Luck is not on your side today, and you’re running late to the office. Maybe you don’t have a meeting scheduled for 8 AM sharp—or maybe you do and you’re already stressed!—but regardless, you know your boss isn’t going to be happy to see you waltzing in behind schedule.
Whether your tardiness is completely out of your control or due to a fault of your own, here’s exactly what you should do.
Catch Yourself as Early as Possible
You never want to get to the point where you’re walking into the office at 11 AM and your boss has no idea where you’ve been and why you missed half the day. Chances are if you’re running late, not only do you have the means to warn your manager ahead of time (hello, that’s what a cell phone is for), but you also know pretty early on how late you’re actually going to be.
If the conductor hops on the mic to tell you your commuter train’s going to be held at the station for 20 minutes, you should try to find a signal and contact your boss right then and there. If you get a notification the night before traveling home saying that your flight may be delayed, it’s worth sending your supervisor a note before heading to bed. If your child starts coughing up a storm and you know that means you’ll need to pop into the doctor’s office, whip out your phone.
Matthew Brochstein, The Muse’s own CTO, notes that he always wants folks on his team to notify him “in a way and timeframe that allows me to react. Sending me an email two minutes before a meeting effectively ensures that I will have no idea that you’re going to be late.”
Use your best judgement—you may decide that even with your delayed transportation or detour to the nearest health clinic you’ll still be able to make it in at your normal time (or at least you’ll only be a tad late). But know that there’s absolutely no harm in preparing your boss for your potential tardiness. Worst case, you actually show up on time and all’s forgotten.
As tempting as it is to say, “But this crazy thing happened! There was a 50-car pileup right in front of me and I literally got out of my car and climbed over the heap to get here!” you’re better off going with the truth or giving no reason at all (unless the pileup thing actually happened to you). The risk of getting caught in a lie is too great, and when something actually happens to you where you need their trust they’ll be less inclined to give it to you if you’ve fibbed before.
So opt for honesty, even if it’s terrifying to say you slept through your alarm or forgot to put gas in your car. It may not resonate well with them now, but when you arrive on time every other day after that, they’ll more often than not let a mishap or two slide.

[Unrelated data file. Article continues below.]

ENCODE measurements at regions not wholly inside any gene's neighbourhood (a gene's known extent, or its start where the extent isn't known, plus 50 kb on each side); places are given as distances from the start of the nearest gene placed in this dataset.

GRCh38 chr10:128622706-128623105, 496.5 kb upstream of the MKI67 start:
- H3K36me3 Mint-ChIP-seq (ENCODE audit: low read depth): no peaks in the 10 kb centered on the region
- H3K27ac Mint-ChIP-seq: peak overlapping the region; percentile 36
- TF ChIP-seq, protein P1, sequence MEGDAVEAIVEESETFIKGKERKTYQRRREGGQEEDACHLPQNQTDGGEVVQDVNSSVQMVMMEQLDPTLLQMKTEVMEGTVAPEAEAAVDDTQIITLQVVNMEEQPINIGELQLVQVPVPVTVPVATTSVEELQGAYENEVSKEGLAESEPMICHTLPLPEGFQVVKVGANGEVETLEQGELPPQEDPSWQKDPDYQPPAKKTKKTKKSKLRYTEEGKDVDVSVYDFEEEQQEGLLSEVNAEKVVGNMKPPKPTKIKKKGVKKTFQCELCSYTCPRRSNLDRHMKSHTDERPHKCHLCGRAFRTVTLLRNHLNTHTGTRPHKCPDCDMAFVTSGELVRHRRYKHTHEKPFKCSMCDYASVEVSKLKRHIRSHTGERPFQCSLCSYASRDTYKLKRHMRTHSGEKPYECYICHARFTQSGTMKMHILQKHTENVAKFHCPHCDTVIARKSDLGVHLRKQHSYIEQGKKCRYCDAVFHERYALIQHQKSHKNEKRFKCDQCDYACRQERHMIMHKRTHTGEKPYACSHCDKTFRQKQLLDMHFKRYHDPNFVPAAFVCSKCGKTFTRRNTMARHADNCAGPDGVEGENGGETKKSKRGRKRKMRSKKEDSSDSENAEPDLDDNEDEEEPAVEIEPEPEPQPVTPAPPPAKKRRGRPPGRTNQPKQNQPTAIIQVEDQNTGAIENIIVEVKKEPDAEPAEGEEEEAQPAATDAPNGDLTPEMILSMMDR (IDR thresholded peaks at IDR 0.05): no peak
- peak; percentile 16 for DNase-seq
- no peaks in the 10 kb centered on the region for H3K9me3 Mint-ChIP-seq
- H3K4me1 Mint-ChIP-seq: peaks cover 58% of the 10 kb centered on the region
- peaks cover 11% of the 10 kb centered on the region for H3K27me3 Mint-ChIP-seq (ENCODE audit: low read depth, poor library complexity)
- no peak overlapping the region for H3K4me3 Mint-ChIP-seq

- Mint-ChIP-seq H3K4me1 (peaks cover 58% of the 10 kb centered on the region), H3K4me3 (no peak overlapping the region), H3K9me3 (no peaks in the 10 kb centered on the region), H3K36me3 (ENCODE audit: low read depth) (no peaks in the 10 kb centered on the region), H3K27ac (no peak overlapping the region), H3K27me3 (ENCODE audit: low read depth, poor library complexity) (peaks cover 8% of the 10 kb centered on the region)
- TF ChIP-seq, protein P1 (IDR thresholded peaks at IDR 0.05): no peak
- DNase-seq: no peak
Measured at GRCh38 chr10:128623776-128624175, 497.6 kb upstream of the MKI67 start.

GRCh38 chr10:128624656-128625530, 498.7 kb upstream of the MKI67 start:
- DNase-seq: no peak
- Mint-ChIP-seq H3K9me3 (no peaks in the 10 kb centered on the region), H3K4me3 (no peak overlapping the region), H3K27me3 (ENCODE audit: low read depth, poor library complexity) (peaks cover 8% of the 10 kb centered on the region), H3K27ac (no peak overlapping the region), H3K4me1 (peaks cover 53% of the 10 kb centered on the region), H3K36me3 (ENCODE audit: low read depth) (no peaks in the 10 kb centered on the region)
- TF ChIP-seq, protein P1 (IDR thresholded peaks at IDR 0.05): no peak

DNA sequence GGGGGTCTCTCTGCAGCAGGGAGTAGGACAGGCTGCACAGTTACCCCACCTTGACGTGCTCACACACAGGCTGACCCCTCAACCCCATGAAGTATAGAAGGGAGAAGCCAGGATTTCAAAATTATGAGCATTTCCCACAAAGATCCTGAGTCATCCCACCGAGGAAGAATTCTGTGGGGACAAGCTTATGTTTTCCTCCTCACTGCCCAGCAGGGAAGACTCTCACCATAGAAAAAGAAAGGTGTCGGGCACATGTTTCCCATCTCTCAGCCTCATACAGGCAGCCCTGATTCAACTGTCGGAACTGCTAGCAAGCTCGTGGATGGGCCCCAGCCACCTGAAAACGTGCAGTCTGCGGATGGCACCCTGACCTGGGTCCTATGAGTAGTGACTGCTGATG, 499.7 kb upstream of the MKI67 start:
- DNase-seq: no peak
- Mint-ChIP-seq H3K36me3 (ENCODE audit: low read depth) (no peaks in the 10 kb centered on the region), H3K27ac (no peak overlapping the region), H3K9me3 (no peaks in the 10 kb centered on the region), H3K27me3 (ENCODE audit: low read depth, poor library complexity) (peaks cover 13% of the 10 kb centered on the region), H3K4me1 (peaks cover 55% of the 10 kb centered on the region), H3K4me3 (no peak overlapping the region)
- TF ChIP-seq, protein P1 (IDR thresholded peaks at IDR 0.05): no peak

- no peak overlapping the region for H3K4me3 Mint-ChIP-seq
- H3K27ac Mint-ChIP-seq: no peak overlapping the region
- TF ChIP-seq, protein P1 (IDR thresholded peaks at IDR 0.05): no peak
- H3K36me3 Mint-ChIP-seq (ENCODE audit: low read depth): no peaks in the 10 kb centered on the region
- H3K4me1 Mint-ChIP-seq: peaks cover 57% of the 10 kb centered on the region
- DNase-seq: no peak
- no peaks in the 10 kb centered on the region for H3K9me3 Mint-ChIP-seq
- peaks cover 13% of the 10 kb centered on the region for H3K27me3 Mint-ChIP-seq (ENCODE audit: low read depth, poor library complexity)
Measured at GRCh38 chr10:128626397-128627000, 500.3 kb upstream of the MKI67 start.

“If you’re going to miss something, you need to be apologetic and acknowledge that you’re impacting others,” says Brochstein. “Oops, I’m late!” won’t cut it, and certainly won’t make your manager forgive you sooner. Even if you have zero regrets about getting an extra hour of sleep, still say you’re sorry—after all, your lateness affects your boss and co-workers, too.
Emphasize You’re Committed to Making It Right
You’re going to be late—you can’t control that at this point. What you can control is how you react to it. Besides sending your boss a proactive note (see below for what that looks like), you’ll want to make it clear you’re ready to compensate for this small mistake.
Maybe that’s as simple as doing your work, and doing it well—starting with answering emails on the train while you wait for it to get moving. Or maybe you stay a bit later that day to make up for lost time. Or maybe you immediately offer up solutions to fix the fact that you missed an important meeting that morning. Whatever you think will impress your boss enough to convince them to overlook this minor inconvenience, do it.
Also, when you contact your manager, “you should address any tasks that are expected and set expectations for timelines and delivery. Make it very clear that you’ve got the day under control” despite this hiccup, says Muse career coach Steven Davis.
It might be wise at the end of the workday to give your boss a quick thanks for being understanding of your lateness. You certainly don’t want to keep bringing it up if your manager has moved on, but if they were especially receptive or accommodating it’s worth acknowledging that.
Be Cognizant of How Often You’re Late